The book offers guidance for parents, coaches and girls as they grow as individuals and athletes. Through the sport of running, Fairchild teaches positive self-esteem and a drive to pursue excellence in every aspect of life.

In addition to writing, Fairchild founded the Boulder Mountain Warriors, a girls running program, to promote healthy development, self-image, and of course, a love of running, among elementary and middle school-aged girls.

“Girls need women role models because the journey of a woman into adulthood is an important and meaningful transition which needs to be regarded as such—not as an annoying distraction from running fast,” says Fairchild. “Hopefully, women role models would allow this in their athletes, while helping them hone their competitive, fighting spirits that want, need and deserve to win.”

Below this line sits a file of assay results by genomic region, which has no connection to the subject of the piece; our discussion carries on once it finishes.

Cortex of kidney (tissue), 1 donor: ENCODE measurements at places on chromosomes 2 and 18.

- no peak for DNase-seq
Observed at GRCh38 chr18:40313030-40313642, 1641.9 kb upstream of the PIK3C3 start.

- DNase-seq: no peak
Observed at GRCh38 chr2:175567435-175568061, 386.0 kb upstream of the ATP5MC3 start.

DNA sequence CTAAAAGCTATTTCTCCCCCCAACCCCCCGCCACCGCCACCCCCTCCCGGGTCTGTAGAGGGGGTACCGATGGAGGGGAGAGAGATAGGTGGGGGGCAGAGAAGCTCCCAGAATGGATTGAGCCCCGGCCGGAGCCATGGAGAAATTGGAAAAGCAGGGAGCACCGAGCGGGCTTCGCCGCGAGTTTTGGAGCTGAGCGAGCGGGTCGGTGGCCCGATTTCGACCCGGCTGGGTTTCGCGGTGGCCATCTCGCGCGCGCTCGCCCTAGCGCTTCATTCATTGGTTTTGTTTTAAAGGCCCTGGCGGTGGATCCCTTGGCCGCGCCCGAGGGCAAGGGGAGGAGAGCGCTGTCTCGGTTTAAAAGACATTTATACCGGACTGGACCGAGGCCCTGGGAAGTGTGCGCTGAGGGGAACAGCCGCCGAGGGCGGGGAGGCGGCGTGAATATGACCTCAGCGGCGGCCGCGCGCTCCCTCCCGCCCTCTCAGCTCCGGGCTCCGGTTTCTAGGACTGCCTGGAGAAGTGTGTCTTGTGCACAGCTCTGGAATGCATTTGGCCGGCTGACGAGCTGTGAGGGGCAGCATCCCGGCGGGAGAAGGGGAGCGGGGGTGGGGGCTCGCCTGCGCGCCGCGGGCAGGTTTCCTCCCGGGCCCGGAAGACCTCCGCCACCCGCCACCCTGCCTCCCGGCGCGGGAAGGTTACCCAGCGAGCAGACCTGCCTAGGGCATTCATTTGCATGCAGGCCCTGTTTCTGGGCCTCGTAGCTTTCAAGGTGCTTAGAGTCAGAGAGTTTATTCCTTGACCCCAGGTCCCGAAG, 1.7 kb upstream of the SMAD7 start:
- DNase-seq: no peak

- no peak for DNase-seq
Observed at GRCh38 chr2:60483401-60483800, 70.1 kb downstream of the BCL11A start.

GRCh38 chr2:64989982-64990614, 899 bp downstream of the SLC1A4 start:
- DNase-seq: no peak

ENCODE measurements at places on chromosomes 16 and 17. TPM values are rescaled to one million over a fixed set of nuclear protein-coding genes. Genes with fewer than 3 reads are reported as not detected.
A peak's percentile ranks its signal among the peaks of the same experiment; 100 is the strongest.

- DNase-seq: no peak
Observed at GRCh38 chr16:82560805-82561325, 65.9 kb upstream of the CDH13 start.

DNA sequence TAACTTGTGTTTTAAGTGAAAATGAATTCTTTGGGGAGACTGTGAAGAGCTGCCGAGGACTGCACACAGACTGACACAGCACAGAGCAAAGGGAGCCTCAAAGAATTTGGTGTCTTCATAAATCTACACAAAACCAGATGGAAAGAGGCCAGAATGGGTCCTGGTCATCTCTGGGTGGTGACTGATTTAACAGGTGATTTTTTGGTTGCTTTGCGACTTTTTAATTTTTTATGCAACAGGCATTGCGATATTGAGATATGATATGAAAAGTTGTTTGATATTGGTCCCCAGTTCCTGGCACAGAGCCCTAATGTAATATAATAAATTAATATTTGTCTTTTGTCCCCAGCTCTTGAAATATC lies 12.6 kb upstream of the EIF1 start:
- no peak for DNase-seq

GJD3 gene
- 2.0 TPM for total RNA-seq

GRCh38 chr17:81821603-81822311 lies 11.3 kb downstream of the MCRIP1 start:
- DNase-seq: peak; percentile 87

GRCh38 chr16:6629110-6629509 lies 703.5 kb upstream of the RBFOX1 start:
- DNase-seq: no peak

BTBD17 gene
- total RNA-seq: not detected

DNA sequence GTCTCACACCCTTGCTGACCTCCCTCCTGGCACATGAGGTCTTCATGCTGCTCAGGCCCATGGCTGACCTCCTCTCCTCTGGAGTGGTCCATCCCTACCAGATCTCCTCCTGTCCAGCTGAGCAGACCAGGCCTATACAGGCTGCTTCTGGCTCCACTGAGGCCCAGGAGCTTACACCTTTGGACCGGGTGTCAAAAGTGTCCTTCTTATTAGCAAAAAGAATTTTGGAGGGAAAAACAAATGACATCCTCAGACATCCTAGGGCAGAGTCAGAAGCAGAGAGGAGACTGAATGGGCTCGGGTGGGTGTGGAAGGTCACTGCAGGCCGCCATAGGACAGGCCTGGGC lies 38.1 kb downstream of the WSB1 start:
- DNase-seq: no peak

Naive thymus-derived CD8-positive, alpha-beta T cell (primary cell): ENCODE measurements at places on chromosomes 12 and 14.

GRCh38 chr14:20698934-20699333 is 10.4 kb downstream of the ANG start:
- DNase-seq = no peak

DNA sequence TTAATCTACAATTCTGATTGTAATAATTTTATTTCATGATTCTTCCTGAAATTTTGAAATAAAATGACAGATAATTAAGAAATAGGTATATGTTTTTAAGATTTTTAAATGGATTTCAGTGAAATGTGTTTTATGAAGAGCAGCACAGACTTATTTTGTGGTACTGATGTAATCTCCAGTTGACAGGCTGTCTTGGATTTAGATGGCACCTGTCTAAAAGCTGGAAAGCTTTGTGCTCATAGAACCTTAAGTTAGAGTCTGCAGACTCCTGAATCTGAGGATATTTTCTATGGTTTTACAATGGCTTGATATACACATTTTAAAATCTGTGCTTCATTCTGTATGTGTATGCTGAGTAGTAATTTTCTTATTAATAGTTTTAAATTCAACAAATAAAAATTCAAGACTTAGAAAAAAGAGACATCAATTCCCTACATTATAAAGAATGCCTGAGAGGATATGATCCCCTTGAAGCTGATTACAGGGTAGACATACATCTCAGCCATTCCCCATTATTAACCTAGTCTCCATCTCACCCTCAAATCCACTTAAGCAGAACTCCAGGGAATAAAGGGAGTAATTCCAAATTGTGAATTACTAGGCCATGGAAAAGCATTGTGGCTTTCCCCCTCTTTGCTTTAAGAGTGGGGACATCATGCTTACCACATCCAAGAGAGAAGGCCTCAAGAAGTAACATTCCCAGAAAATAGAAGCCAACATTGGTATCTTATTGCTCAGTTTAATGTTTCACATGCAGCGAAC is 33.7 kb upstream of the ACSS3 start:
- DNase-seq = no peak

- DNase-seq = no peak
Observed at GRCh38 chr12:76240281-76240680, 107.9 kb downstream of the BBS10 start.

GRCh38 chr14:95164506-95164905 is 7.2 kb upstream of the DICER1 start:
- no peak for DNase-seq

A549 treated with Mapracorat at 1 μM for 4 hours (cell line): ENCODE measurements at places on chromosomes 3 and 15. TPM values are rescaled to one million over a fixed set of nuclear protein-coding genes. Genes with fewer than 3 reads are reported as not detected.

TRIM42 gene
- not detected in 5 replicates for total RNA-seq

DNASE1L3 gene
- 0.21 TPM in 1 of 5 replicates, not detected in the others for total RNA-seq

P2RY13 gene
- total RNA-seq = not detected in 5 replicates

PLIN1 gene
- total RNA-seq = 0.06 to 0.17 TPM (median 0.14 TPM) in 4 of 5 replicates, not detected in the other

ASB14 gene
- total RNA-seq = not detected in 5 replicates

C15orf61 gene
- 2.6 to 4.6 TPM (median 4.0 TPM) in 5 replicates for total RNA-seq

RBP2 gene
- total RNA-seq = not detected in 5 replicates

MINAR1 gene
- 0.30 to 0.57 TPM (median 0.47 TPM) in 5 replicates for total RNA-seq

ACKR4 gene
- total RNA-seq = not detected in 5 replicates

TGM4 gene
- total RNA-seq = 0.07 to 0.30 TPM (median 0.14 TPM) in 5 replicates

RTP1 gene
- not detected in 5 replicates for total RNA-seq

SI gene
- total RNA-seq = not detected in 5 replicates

Looking Ahead

In the light of actions from governing bodies and the courage of women in the running industry, the future for female coaches looks increasingly brighter.

The hopeful can take solace in the 40 percent of NCAA women’s teams led by a female head coach. However, it is difficult to ignore the glaring 3 percent of men’s NCAA teams led by women.

“I think it can only help all sports to have women in more leadership roles, but I think by just giving successful female coaches a voice is really important to have a proven product and show, ‘This is how you can manage and balance your life,’” says Benson.

Fixing this discrepancy looks like creating a system that does not discriminate against women who are dedicated to both their families and their careers. Equity in coaching across all levels of running relies on giving women the opportunity to lead, and to see themselves in those positions.